Whitney K, the drifter alter ego of Whitehorse, Yukon songwriter Konner Whitney, is a keen interpreter of rock music’s dingier corners. His debut record, the shivering and ramshackle Two Years, is a journey through the warped back alleys of country, blues and primordial, creeping rock. It’s the kind of record that croaks from cracked bar windows, the music that drifts along the street while you stumble home under the midnight sun.
The prodding guitar and menacing handclap rhythm of “Trans-Canada Oil Boom Blues” bears more than a passing resemblance to T. Rex’s iconic scuzz anthem “Jeepster,” while closer “Maryland” is all Lou Reed in its sauntering strum with Whitney’s voice cracking beneath chimes and sweetly climbing strings. The obvious dedication to this curdled strain of rock ’n’ roll would be far less engaging were it not for Whitney’s writing, which avoids the broad, meaningless mythmaking that plagues so many referential rockers in favour of heartbroken dirges and shrewd social commentary.
The aforementioned “Trans-Canada Oil Boom Blues” surveys the bruised and beaten tundra with weary regret, an indictment of Canada’s destructive oil practices that chooses to swagger and amble rather than break down and cry. The tears are saved for “Me or the Party #165,” a waltzing country ballad that finds Whitney lost in a relationship’s final throes: “The way I feel/ when I roll my cigarettes/ don’t you know they always fall apart/ and the way I am, when I’m standing in line/ and see you ride on by/ honey don’t leave me in the dark.”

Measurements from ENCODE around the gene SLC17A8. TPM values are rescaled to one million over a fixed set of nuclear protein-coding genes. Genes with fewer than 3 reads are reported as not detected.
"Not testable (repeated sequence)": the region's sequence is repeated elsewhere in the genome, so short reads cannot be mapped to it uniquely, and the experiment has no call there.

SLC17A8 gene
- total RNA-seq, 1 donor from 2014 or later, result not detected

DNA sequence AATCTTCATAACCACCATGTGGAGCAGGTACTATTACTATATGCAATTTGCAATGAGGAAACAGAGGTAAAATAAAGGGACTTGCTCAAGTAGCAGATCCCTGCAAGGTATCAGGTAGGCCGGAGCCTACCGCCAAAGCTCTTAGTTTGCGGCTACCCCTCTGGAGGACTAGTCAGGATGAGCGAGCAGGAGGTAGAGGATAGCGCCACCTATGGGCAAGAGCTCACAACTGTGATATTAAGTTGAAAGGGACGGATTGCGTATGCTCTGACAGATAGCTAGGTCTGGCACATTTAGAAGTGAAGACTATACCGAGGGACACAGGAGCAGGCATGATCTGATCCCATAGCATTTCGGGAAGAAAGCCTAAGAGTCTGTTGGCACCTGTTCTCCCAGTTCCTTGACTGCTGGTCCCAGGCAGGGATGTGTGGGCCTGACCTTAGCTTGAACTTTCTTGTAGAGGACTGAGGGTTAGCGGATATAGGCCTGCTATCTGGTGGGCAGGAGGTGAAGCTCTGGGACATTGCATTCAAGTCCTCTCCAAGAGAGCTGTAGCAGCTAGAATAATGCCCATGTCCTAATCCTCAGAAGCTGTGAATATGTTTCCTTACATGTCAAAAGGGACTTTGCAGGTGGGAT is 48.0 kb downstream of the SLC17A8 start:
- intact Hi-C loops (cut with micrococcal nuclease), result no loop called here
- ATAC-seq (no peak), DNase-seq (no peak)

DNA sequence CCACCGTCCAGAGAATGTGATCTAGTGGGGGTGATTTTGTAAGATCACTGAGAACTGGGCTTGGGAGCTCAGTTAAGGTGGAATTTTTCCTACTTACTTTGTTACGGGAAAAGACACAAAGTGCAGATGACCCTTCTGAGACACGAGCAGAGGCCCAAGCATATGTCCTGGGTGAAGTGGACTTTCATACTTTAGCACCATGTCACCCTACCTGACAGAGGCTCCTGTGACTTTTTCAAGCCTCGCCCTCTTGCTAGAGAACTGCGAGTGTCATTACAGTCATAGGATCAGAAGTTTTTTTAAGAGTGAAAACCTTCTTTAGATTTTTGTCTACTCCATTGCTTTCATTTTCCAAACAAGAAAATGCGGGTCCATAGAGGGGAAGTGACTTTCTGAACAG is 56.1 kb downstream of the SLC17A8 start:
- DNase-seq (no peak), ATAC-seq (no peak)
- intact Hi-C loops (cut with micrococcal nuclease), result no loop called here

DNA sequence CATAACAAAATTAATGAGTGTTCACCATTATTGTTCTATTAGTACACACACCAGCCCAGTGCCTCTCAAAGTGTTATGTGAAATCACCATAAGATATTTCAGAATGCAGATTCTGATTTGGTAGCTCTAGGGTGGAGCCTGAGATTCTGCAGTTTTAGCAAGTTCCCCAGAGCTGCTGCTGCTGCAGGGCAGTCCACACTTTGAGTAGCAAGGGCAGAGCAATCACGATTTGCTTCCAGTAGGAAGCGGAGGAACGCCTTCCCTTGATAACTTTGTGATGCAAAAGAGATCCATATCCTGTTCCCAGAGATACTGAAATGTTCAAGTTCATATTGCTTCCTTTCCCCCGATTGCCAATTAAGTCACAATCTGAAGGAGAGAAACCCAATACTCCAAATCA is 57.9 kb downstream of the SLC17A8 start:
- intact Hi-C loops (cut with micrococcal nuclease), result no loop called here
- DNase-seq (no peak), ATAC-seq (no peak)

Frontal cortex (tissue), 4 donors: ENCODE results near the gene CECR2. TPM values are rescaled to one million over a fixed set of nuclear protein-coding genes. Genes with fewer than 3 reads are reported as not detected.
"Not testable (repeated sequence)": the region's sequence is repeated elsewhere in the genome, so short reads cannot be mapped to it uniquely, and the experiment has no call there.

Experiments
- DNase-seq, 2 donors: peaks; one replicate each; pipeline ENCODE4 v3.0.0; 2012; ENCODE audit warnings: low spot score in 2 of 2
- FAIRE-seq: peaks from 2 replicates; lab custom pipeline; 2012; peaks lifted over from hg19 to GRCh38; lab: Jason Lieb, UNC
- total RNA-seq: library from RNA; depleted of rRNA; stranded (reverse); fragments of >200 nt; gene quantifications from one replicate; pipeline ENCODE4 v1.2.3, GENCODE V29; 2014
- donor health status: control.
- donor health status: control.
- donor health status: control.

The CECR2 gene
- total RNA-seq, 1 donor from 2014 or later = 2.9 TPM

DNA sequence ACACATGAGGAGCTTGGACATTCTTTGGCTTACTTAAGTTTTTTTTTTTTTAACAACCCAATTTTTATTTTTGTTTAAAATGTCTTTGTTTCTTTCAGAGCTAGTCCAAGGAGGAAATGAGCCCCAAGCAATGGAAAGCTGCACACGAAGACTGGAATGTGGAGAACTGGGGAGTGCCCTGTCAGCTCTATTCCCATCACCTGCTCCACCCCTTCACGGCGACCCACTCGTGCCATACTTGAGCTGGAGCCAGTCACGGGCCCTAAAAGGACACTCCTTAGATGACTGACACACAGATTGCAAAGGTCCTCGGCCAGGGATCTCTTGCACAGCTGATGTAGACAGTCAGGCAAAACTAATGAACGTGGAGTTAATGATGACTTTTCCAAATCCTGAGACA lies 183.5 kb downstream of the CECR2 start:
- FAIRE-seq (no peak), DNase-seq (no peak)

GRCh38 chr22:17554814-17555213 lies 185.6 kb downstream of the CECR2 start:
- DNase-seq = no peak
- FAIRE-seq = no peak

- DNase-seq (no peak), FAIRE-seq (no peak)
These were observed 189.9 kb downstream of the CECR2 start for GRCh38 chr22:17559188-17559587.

Whitney’s arrangements are simple and uneasy — slithering, sour slide guitar and dry acoustic strums layered with loose percussion, quivering organ and ringing bar-room piano, songs held together by world-weary ghosts and fading memories. The dust-coated acoustic guitar and pale organ drone of “The Weekend” is an obvious highlight, its lonesome poetics and stagnant arrangement easing into the shaggy swing of “Last Night #2.” This one-two punch is emblematic of Whitney’s country foundations, an artist able to swing between heartbreak and humour with the understanding that they’re often one and the same.
Two Years is for campfires and alleyways, nighttime porches and dim bar corners — music for places where the light is flickering and wary. It holds its references tightly, pulling decades of skeletal rock from the shadows and into the trembling glow, tweaking and twisting these old sounds and stories into spectral new shapes.
Whitney K’s debut album, Two Years, will be available Feb. 7.